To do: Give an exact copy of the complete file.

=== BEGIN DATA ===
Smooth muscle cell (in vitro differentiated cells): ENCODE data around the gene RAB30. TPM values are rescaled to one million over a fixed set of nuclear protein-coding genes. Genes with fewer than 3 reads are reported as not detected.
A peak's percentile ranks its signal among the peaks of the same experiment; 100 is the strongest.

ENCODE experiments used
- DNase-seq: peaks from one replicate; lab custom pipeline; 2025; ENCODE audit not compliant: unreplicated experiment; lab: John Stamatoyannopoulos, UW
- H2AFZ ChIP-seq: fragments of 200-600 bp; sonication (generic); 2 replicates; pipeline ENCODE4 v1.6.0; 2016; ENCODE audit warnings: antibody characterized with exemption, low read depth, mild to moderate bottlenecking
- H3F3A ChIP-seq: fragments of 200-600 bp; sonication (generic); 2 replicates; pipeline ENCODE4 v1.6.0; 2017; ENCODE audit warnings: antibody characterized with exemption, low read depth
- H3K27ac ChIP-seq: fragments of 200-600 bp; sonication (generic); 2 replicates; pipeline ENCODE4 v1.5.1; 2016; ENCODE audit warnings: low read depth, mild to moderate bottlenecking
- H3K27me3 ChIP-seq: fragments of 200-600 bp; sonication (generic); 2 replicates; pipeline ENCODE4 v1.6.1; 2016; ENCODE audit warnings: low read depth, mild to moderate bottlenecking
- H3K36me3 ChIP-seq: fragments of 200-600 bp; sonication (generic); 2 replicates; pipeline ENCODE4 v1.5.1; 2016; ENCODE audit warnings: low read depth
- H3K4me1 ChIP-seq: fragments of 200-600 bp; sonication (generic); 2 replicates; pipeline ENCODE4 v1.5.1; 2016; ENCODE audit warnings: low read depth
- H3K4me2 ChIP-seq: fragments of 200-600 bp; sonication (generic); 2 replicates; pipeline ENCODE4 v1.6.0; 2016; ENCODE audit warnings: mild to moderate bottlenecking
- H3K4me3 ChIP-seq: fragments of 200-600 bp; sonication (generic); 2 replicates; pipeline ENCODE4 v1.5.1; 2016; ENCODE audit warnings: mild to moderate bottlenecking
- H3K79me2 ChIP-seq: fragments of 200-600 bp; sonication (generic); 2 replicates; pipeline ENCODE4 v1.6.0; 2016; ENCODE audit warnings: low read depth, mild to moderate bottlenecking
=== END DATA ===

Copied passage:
Smooth muscle cell (in vitro differentiated cells): ENCODE data around the gene RAB30. TPM values are rescaled to one million over a fixed set of nuclear protein-coding genes. Genes with fewer than 3 reads are reported as not detected.
A peak's percentile ranks its signal among the peaks of the same experiment; 100 is the strongest.

ENCODE experiments used
- DNase-seq: peaks from one replicate; lab custom pipeline; 2025; ENCODE audit not compliant: unreplicated experiment; lab: John Stamatoyannopoulos, UW
- H2AFZ ChIP-seq: fragments of 200-600 bp; sonication (generic); 2 replicates; pipeline ENCODE4 v1.6.0; 2016; ENCODE audit warnings: antibody characterized with exemption, low read depth, mild to moderate bottlenecking
- H3F3A ChIP-seq: fragments of 200-600 bp; sonication (generic); 2 replicates; pipeline ENCODE4 v1.6.0; 2017; ENCODE audit warnings: antibody characterized with exemption, low read depth
- H3K27ac ChIP-seq: fragments of 200-600 bp; sonication (generic); 2 replicates; pipeline ENCODE4 v1.5.1; 2016; ENCODE audit warnings: low read depth, mild to moderate bottlenecking
- H3K27me3 ChIP-seq: fragments of 200-600 bp; sonication (generic); 2 replicates; pipeline ENCODE4 v1.6.1; 2016; ENCODE audit warnings: low read depth, mild to moderate bottlenecking
- H3K36me3 ChIP-seq: fragments of 200-600 bp; sonication (generic); 2 replicates; pipeline ENCODE4 v1.5.1; 2016; ENCODE audit warnings: low read depth
- H3K4me1 ChIP-seq: fragments of 200-600 bp; sonication (generic); 2 replicates; pipeline ENCODE4 v1.5.1; 2016; ENCODE audit warnings: low read depth
- H3K4me2 ChIP-seq: fragments of 200-600 bp; sonication (generic); 2 replicates; pipeline ENCODE4 v1.6.0; 2016; ENCODE audit warnings: mild to moderate bottlenecking
- H3K4me3 ChIP-seq: fragments of 200-600 bp; sonication (generic); 2 replicates; pipeline ENCODE4 v1.5.1; 2016; ENCODE audit warnings: mild to moderate bottlenecking
- H3K79me2 ChIP-seq: fragments of 200-600 bp; sonication (generic); 2 replicates; pipeline ENCODE4 v1.6.0; 2016; ENCODE audit warnings: low read depth, mild to moderate bottlenecking